Neuromuscular junction (NMJ) dysfunction has been identified as one of the earliest events in Amyotrophic Lateral Sclerosis (ALS) pathology. However, which tissue type induces NMJ disruption; be it the motoneurons (hMN), Schwann cells or skeletal muscle (hSKM) remains unresolved. While mechanisms by which ALS hMN contribute to NMJ dysfunction are well-described in literature, limited information exist on how the other tissue types in the tripartite synapse (hSKM and Schwann cells) induce and/or contribute to ALS NMJ disruption. A fair understanding of the role of each tissue type in NMJ dysfunction would help shape the trajectory of future ALS research and drug discovery. It is generally accepted that the observed ALS hSKM weakness and atrophy are a result of hMN axonal retraction. While recent findings postulate the active pathologic involvement of the hSKM in ALS onset via NMJ disruption, some scientists have questioned the validity of the transgenic model used in most studies and the translatability of their results. Contrarily, in vitro modeling of this phenomenon using patient hSKM samples has proved challenging due to the inability to reliably expand and maintain them before becoming senescent. Thus, this study sought to investigate the pathology of hSKM derived from patient ALS (ALS hSKM), its possible contribution to NMJ dysfunction, and whether hSKM-specific treatment confer any therapeutic benefit to the NMJ. To avoid the main challenges associated with human-based ALS hSKM studies i.e., tissue scarcity and established culturing challenges, patient iPSCs were utilized as the tissue source. This assured a single source for obtaining both cell types necessary for modeling the ALS NMJ. IPSC-derived wild type (WT) and ALS hSKM were differentiated using a serum-free, small molecule-directed protocol which centered on the concurrent modulation of the Wnt and bone morphogenetic protein pathways. To determine whether the ALS hSKM has intrinsic deficits independent of hMN, comparative assessment of WT and ALS hSKM were carried out. The myogenicity of resultant WT and ALS progenitors were confirmed via phase-contrast microscopy, immunocytochemistry, and flow cytometry, after which they were terminally differentiated in myotubes. WT and ALS hSKM were compared morphologically and functionally. The inner mitochondrial membrane potential (ΔΨM) and metabolic plasticity of both WT and ALS hSKM were also evaluated. After the hSKM-only characterization, both ALS and WT hSKM were co-cultured with either ALS or WT hMNs. This was to study how the previously outlined hSKM deficits affect NMJ formation, integrity and function in an effort to delineate the sole contribution to NMJ disruption. With knowledge of the pathologic contribution to NMJ dysfunction, hSKM-specific Creatine treatments were performed to investigate its therapeutic benefit to the ALS NMJ. This project advances the field's knowledge on the hSKM's role to ALS NMJ disruption and creates awareness about considering the hSKM in future research and drug discovery exploits. Additionally, this project resulted in the development of microphysiological platforms that recapitulate known phenotypic parameters of ALS while allowing the independent treatment and/or interrogation of each tissue type in the co-cultures.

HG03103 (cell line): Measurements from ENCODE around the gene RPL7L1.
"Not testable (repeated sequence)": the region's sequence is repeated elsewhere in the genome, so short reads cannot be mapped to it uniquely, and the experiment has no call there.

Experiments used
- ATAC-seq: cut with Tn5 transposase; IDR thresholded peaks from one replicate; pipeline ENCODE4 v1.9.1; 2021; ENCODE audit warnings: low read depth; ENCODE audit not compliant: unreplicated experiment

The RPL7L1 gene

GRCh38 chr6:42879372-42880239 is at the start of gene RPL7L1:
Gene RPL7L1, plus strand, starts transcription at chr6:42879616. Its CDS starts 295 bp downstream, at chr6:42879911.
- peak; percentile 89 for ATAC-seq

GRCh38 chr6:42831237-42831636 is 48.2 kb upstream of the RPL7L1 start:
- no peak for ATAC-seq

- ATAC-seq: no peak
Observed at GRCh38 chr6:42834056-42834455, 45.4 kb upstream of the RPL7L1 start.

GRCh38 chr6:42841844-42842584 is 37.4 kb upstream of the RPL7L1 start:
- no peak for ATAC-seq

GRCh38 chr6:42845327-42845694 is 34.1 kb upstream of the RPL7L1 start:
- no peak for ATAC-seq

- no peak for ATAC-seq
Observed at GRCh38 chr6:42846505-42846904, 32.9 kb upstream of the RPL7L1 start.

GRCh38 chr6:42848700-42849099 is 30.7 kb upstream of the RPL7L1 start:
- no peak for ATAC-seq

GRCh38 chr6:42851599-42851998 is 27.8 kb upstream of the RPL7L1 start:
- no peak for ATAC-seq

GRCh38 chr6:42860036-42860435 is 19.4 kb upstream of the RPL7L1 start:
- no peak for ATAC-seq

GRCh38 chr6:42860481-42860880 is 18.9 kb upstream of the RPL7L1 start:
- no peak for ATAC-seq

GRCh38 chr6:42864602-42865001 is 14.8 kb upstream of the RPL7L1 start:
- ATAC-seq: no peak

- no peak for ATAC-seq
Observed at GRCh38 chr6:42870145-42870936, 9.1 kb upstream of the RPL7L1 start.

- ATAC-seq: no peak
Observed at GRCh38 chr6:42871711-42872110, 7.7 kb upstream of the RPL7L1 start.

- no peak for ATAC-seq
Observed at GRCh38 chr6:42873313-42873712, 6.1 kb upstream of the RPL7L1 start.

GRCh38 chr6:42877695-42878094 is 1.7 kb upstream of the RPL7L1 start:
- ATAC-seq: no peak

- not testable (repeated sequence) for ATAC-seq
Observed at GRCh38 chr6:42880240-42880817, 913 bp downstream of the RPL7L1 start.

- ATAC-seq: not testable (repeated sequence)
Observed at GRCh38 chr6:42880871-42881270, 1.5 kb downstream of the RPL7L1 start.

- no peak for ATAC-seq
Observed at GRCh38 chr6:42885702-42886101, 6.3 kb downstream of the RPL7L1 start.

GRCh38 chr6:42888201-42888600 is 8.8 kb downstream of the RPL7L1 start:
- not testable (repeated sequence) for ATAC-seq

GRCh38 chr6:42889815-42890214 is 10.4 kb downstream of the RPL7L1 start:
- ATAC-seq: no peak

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Graduation Date





Hickman, James


Doctor of Philosophy (Ph.D.)


College of Medicine


Burnett School of Biomedical Sciences

Degree Program

Biomedical Sciences




CFE0008800; DP0026079





Release Date

December 2021

Length of Campus-only Access


Access Status

Doctoral Dissertation (Open Access)


College of Medicine